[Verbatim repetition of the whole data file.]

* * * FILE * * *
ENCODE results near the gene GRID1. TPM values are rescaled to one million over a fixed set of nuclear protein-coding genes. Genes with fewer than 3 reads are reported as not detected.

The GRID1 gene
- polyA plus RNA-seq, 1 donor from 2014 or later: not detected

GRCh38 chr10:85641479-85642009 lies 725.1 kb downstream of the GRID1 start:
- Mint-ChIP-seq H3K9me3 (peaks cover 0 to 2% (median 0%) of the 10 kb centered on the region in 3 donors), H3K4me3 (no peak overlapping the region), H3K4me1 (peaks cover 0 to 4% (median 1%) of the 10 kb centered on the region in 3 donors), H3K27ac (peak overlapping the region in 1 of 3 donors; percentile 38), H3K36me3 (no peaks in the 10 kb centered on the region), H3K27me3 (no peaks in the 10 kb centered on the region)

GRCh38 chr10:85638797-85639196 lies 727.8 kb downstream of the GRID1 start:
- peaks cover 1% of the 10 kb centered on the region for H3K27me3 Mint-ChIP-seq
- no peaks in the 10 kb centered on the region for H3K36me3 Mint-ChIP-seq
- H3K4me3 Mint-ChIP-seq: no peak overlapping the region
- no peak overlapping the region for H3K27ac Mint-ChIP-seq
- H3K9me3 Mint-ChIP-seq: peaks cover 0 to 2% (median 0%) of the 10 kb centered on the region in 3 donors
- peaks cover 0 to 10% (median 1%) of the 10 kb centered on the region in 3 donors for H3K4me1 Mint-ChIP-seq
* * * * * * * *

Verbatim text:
ENCODE results near the gene GRID1. TPM values are rescaled to one million over a fixed set of nuclear protein-coding genes. Genes with fewer than 3 reads are reported as not detected.

The GRID1 gene
- polyA plus RNA-seq, 1 donor from 2014 or later: not detected

GRCh38 chr10:85641479-85642009 lies 725.1 kb downstream of the GRID1 start:
- Mint-ChIP-seq H3K9me3 (peaks cover 0 to 2% (median 0%) of the 10 kb centered on the region in 3 donors), H3K4me3 (no peak overlapping the region), H3K4me1 (peaks cover 0 to 4% (median 1%) of the 10 kb centered on the region in 3 donors), H3K27ac (peak overlapping the region in 1 of 3 donors; percentile 38), H3K36me3 (no peaks in the 10 kb centered on the region), H3K27me3 (no peaks in the 10 kb centered on the region)

GRCh38 chr10:85638797-85639196 lies 727.8 kb downstream of the GRID1 start:
- peaks cover 1% of the 10 kb centered on the region for H3K27me3 Mint-ChIP-seq
- no peaks in the 10 kb centered on the region for H3K36me3 Mint-ChIP-seq
- H3K4me3 Mint-ChIP-seq: no peak overlapping the region
- no peak overlapping the region for H3K27ac Mint-ChIP-seq
- H3K9me3 Mint-ChIP-seq: peaks cover 0 to 2% (median 0%) of the 10 kb centered on the region in 3 donors
- peaks cover 0 to 10% (median 1%) of the 10 kb centered on the region in 3 donors for H3K4me1 Mint-ChIP-seq